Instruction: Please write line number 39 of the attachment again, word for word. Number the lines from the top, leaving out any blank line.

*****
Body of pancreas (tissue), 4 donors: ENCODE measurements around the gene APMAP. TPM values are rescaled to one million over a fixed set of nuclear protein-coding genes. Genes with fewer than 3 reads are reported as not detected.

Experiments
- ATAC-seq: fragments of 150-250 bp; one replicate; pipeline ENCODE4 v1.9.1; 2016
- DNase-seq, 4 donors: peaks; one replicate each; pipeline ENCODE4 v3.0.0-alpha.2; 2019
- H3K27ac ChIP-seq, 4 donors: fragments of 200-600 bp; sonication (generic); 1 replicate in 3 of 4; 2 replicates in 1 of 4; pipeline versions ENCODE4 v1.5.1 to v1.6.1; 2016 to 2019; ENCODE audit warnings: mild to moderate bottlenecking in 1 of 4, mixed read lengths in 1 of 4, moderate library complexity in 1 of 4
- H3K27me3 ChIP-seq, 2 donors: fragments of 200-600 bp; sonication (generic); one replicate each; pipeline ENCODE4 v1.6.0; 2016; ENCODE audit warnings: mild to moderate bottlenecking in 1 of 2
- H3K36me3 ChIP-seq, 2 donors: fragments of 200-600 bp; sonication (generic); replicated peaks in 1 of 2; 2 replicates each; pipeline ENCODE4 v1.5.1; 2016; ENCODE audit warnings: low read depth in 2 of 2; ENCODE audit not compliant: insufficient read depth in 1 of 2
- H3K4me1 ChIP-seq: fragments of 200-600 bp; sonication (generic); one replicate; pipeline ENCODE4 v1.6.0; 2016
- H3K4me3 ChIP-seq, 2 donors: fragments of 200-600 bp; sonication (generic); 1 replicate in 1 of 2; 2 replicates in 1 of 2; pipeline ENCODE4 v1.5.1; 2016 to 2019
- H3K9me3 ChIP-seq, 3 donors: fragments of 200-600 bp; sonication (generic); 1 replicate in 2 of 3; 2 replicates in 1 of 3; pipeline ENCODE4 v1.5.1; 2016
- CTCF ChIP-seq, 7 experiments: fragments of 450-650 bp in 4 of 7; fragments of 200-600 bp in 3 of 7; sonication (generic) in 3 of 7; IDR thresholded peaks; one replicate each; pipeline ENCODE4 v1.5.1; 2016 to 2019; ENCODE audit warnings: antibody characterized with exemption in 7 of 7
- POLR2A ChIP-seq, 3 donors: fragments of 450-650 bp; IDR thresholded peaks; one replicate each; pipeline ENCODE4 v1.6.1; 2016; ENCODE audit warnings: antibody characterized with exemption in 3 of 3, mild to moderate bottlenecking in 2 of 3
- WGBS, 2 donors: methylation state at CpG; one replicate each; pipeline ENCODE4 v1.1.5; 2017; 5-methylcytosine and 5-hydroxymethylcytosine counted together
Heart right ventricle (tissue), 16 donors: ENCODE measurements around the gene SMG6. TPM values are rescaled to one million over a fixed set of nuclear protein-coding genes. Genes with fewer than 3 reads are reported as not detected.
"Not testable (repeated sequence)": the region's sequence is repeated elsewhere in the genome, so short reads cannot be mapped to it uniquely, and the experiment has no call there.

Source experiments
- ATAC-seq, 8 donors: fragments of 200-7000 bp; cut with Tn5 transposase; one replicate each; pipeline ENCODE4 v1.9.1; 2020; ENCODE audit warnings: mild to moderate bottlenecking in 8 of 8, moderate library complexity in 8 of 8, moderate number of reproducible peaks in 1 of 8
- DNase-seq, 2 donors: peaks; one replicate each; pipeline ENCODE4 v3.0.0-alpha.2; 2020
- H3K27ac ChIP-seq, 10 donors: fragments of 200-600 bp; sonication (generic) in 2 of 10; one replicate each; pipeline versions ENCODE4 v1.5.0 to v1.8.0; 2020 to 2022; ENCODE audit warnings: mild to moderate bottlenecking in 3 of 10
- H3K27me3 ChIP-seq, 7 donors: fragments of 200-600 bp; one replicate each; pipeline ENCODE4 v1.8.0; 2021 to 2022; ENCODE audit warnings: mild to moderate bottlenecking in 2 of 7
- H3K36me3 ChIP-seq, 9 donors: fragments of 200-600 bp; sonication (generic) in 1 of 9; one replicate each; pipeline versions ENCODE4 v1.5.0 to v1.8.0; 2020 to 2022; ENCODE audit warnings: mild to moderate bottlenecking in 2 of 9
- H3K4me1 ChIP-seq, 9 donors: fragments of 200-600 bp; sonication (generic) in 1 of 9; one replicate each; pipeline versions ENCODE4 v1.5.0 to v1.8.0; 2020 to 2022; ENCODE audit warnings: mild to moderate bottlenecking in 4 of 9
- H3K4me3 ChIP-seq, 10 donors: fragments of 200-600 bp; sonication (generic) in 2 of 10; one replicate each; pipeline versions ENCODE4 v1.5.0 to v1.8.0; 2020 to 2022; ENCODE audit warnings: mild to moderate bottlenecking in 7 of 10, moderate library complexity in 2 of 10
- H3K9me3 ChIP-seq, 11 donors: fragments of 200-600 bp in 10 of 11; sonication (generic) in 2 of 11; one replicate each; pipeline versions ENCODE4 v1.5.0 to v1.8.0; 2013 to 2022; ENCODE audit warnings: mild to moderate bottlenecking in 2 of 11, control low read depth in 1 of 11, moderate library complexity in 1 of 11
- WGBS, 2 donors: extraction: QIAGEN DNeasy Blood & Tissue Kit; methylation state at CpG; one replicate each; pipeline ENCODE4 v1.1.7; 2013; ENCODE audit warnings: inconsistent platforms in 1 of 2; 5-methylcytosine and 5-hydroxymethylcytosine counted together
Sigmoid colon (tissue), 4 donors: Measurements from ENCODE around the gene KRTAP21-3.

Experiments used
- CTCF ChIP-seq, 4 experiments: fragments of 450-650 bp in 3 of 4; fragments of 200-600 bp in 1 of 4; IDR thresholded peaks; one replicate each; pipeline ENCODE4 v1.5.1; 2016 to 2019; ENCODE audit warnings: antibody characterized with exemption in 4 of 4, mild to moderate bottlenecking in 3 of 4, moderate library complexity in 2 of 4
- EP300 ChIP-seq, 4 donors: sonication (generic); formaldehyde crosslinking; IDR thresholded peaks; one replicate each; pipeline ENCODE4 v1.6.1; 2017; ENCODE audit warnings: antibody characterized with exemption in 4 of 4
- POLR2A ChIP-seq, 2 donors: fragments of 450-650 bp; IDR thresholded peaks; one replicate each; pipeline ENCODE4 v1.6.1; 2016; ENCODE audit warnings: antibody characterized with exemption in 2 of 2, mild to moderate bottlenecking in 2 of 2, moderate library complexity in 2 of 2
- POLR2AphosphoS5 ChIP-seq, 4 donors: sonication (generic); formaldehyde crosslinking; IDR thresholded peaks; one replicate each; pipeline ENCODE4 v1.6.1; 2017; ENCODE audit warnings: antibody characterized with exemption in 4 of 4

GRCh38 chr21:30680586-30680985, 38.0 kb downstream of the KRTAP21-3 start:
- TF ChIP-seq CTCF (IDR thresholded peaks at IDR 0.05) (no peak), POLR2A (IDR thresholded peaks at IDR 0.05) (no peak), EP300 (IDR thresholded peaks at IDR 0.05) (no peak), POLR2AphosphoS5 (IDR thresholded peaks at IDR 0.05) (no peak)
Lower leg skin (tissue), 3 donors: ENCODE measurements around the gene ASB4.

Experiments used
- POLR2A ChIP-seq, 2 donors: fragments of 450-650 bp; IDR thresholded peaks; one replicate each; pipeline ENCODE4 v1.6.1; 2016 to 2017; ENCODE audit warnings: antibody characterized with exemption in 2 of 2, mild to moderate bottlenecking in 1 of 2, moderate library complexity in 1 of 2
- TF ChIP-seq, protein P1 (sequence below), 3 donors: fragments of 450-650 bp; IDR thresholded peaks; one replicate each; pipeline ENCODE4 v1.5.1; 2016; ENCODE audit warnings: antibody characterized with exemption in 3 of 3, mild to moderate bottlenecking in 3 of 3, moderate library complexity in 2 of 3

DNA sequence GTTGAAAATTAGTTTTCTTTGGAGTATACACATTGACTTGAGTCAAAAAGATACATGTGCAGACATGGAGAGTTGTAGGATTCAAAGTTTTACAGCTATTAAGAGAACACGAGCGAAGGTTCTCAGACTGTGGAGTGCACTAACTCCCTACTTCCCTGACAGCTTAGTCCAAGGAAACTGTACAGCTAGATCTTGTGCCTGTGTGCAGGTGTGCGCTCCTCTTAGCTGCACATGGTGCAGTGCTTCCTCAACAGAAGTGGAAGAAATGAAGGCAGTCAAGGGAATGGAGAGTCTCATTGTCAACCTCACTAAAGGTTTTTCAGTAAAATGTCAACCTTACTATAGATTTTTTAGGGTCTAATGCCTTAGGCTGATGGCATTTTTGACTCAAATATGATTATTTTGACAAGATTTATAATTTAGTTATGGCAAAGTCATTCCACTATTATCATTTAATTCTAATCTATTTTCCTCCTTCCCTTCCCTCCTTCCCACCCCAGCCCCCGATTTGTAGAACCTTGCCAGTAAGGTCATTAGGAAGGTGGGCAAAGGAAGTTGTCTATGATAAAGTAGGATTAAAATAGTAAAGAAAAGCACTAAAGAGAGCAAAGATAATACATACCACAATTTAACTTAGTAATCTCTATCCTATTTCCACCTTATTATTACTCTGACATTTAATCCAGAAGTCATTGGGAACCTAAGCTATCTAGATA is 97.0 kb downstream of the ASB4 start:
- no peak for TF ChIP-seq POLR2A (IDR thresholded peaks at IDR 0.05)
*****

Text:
- no peak for TF ChIP-seq POLR2A (IDR thresholded peaks at IDR 0.05)